Contact Center Performance Can Improve with AI, NICE Interactions Day 2 Speakers Affirm

LAS VEGAS--Artificial intelligence and chatbots help contact center employees perform better, not only by taking over routine tasks, but also due to the feedback AI-infused contact center systems can provide, speakers said Wednesday at the NICE Interactions 2019 Conference.

Advanced AI can provide better efficiencies in handling customer contacts, but also can be used to do so much more in the contact center to boost performance, said Barry Cooper, NICE Enterprise Group president.

Among its uses, the technology can provide agents with feedback, he said, pointing out that contact center employees typically aren't very engaged. Sure, they go to regularly scheduled meetings, but they get very little feedback on their performance unless they are doing either very poorly or very well because human supervisors have only so much time.

Data collected by the system can give contact center employees information on their performance without the need to hear it from a supervisor, Cooper added. Employees will typically use the feedback to try to improve their own performance. As they do, they become more engaged and the company benefits. Of course, there will still be those employees who don't improve or follow protocols, and today's systems provide better concrete tracking of activity.

"You can't hold people accountable if you don't know the data," Cooper said.

AI can also be incorporated into workforce management, he added, noting that scheduling changes using traditional systems can lead to workforce shortages, overcapacity, and too much involvement from human resources in trying to fulfill scheduling requests. Advanced AI can handle these situations by empowering contact center employees to pick up shifts when available and to trade hours with other workers without involving human resources or a supervisor.

However, automation and AI in and of themselves don't provide a total solution, Cooper added. "Robots are a journey," he said, pointing out that companies are benefitting from attended, unattended, and hybrid chatbots.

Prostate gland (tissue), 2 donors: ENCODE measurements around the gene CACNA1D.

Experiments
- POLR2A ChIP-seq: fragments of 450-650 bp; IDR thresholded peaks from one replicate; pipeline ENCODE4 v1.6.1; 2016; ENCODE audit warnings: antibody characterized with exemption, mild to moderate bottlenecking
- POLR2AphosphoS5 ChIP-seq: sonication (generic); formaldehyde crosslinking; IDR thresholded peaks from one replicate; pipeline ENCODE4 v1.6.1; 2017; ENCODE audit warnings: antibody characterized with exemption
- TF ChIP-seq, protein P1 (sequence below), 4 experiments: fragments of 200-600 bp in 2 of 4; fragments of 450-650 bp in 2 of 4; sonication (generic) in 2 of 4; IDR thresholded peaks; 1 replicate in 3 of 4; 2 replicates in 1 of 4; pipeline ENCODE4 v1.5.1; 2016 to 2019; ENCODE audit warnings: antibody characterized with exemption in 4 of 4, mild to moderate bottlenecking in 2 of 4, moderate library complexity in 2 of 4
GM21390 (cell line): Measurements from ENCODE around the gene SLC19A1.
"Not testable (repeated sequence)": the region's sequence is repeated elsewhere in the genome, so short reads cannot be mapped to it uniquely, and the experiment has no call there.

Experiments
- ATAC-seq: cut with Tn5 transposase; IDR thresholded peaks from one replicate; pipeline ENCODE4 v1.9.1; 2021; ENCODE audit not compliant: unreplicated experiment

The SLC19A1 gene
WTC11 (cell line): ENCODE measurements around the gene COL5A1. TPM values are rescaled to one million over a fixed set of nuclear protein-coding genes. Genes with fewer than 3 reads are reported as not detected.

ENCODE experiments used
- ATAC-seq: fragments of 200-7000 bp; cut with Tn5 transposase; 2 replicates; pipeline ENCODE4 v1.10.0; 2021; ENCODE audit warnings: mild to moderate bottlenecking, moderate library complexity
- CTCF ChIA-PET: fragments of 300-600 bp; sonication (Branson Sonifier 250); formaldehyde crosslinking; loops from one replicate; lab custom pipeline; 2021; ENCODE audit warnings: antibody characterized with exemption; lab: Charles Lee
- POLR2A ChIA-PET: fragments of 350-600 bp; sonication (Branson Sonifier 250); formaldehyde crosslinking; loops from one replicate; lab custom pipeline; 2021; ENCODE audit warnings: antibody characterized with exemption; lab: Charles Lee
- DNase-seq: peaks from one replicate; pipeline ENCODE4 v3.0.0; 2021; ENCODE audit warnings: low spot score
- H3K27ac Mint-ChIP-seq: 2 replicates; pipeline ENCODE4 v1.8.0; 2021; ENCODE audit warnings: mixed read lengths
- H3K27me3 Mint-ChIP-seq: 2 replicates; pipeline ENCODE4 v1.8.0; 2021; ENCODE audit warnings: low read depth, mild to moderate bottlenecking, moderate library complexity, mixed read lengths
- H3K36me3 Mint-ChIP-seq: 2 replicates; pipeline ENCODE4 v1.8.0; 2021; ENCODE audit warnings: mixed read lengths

Lori Brown, chief experience officer at The Results Companies, said her firm had used AI-infused workforce management and related tools to achieve 100 percent compliance for companies in the payment space, as well as a 15 percent increase in adherence to policies and other benefits. "They help agents get to the spot they are supposed to be," she stated.

The bots also help automate reports, Brown added.

Process automation is also where mid-sized audit and tax firm Baker Tilly has seen the most benefit. Bots handle the mundane processing of audits and tax preparation, enabling the firm's employees to work with reconciliation and customer advisory rather than filling out forms.

"Customer interactions are important," agreed Eric Burton, vice president of tools, technology, and quality at Comcast, adding that while bots are helping improve customer interactions, it's a process that requires "small steps every day" as the company tries to change its customer service culture.

Bots are useful in this endeavor by helping contact center agents work actively with customers and to be proactive in meeting their needs.

"The soft stuff matters," Burton said. "The agent has to understand that."

So Comcast recommends that contact center agents be warm and friendly, own their contact with the customer, and show appreciation for the customer's business, among other things.

Automated sentiment analysis feedback is also helping in coaching and in agents' performances, Burton said.